The Convention’s newest member: Promoting child rights in the Republic of Montenegro
Democracies are measured by their ability to offer all citizens an equal chance to participate in social, economic, political, and cultural life. They assume a special responsibility to provide for the well-being of their youth. In the short years since its emergence as a democratic country, the Republic of Montenegro has recognized this and continues to establish policies and programmes that provide for the empowerment and development of children. Part of this effort includes integrating child rights, and applying the principle of respect for the best interests of children, into all of the Government’s strategic documents and policies.
Nearly five months after regaining its independence, on 23 October 2006, the Government of Montenegro submitted a statement on accession to a set of United Nations conventions, including the Convention on the Rights of the Child and its two Optional Protocols. Exactly one month later, it became the 193rd, and newest, State party to the Convention, assuming obligations, in compliance with article 44, to submit periodic reports to the Committee on the Rights of the Child. The Government of Montenegro prepared the initial report for the period 2006–2008, in addition to reports on the implementation of the Convention for the United Nations Office of the High Commissioner for Human Rights.
From paper to pavement
Both sets of reports highlight how Montenegro’s ability to comply with the Convention is due, in large part, to the everyday activities of its citizens, who are creating a society where children are protected from all forms of inequality, where they enjoy healthy lives and where girls and boys have equal access to quality education. The reports also show that special attention is being paid to the protection of children deprived of parental care, those who are living with poor families or with disabilities, who have been victims of violence, abuse and neglect or who are in conflict with the law.
The reports demonstrate that considerable attention is directed towards the inclusion of the Roma, Ashkali and Egyptian (RAE) population, and to children from internally displaced and refugee families. Programmes that provide education, foster care and health services to these communities are taking root throughout Montenegro. The national government has provided grants enabling municipal governments to undertake projects as specific as providing relocation and funding for two families from Niksic to contributing free textbooks for RAE students. Non-governmental organizations are also taking an active role in caring for these communities. Grants to groups such as the Institute for the Care of Refugees and the Red Cross Niksic are allowing them to provide refugee services, education programmes and social integration efforts for the RAE populations.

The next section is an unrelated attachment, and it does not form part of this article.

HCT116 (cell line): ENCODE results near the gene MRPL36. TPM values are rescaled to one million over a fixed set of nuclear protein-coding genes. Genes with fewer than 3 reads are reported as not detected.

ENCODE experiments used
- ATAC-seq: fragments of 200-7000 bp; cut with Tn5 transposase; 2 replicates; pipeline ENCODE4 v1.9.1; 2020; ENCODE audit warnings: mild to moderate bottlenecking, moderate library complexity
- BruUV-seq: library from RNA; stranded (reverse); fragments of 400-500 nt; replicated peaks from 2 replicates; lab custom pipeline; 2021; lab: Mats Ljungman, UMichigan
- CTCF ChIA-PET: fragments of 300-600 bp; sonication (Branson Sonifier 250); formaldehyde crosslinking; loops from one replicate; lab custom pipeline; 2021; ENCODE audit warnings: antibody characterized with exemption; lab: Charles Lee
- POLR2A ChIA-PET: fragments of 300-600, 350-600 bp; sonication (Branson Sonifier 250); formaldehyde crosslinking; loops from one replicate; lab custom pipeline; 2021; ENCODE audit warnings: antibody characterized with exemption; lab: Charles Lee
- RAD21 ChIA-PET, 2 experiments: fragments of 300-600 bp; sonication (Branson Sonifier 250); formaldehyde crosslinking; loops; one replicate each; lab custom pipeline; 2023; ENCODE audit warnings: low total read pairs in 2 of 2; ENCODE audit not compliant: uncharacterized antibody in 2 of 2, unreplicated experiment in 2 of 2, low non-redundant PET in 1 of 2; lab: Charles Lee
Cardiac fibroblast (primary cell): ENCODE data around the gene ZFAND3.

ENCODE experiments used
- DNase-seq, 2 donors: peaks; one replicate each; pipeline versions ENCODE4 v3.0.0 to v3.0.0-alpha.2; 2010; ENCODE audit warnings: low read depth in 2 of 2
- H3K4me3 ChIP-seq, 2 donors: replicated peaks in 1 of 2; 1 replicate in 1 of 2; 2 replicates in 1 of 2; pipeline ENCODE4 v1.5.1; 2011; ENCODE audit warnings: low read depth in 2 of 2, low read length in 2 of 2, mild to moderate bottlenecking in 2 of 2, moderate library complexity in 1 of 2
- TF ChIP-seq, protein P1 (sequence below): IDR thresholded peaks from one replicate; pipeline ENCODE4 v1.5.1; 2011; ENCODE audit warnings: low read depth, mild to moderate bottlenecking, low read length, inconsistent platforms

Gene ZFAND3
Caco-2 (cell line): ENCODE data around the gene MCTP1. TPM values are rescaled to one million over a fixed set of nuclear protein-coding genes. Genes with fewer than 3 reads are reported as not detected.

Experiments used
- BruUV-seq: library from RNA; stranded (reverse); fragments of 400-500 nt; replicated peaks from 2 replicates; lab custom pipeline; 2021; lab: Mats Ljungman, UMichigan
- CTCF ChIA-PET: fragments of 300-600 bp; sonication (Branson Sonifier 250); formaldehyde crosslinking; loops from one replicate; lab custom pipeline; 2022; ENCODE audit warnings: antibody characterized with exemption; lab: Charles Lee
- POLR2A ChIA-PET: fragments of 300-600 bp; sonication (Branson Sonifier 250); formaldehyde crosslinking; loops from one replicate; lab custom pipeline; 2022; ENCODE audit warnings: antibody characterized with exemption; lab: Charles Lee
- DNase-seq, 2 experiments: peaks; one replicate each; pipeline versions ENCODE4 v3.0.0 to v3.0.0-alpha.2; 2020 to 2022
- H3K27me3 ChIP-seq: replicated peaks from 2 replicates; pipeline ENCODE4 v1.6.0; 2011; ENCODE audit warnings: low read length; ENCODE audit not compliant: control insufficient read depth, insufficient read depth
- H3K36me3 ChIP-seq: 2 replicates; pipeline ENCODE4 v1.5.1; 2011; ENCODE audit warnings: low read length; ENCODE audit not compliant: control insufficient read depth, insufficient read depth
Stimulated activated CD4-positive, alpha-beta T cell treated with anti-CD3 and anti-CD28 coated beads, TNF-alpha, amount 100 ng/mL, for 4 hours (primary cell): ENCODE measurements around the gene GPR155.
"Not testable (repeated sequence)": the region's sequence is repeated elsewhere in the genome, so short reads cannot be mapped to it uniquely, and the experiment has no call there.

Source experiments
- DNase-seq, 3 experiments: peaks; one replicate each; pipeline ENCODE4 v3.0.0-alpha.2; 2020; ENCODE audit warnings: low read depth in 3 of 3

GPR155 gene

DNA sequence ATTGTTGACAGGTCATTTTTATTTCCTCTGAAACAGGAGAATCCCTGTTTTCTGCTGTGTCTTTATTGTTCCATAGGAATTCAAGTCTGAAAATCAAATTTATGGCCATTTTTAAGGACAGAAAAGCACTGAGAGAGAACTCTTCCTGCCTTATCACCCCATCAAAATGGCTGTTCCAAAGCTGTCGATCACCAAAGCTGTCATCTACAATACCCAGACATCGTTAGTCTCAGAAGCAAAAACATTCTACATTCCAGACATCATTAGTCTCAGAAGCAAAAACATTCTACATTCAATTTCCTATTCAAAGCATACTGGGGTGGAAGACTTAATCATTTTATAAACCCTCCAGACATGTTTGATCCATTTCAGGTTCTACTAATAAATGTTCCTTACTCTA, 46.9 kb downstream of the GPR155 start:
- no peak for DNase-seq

Integrating the Convention into National laws
The work that is being done throughout the country is possible because of Montenegro’s political and legal commitments to child rights. No document, or set of standards, has had a larger impact on the creation of laws and policies for children in Montenegro than the Convention. Its provisions form a baseline for the Government’s preparation and adoption of new legislation on family relations, child protection, education, health care, labour relations and criminal law. In addition to preparing laws to support children who have experienced domestic and institutional violence, the Government is updating amendments monitoring the ombudsperson’s office to ensure special provision for cases brought by children.
The Government of Montenegro has adopted a number of strategies and action plans that are central to the exercise and protection of child rights. The National Plan of Action for Children in Montenegro, 2004–2010, is the framework document that guides the activities and programmes fulfilling the rights of Montenegrin children. It covers child protection, access to and participation in education, implementation of birth registration and citizenship privileges, stewardship of the environment for sustainable development and security for children to grow up in healthy and safe communities. With these guidelines, Montenegro’s legal system is providing comprehensive safeguards for child rights. To ensure the enactment of these policies, the Government is working to establish institutional protection of child rights, including coordinated policies across the legal system, guardianship bodies, the Council for the Rights of the Child and various government and civil society sectors.
The Convention on the Rights of the Child has stimulated greater protection, advocacy and awareness of child rights worldwide. In Montenegro, we are proud to celebrate the 20th anniversary of the Convention and grateful to join the community of nations that acknowledge children as vital members of our communities, for whose futures the world’s governments must bear responsibility.
Dr Gordana Djurovic is a Professor of Economics in Podgorica, where she specializes in development economics and transition economies. She is the author of more than fifty articles published in international and national journals, as well as the author of a number of papers covering economic development, comparative economic analysis, and European integration. Since 2009 she has served as the Republic of Montenegro’s Minister for European Integration. Professor Djurovic is married and has two sons.
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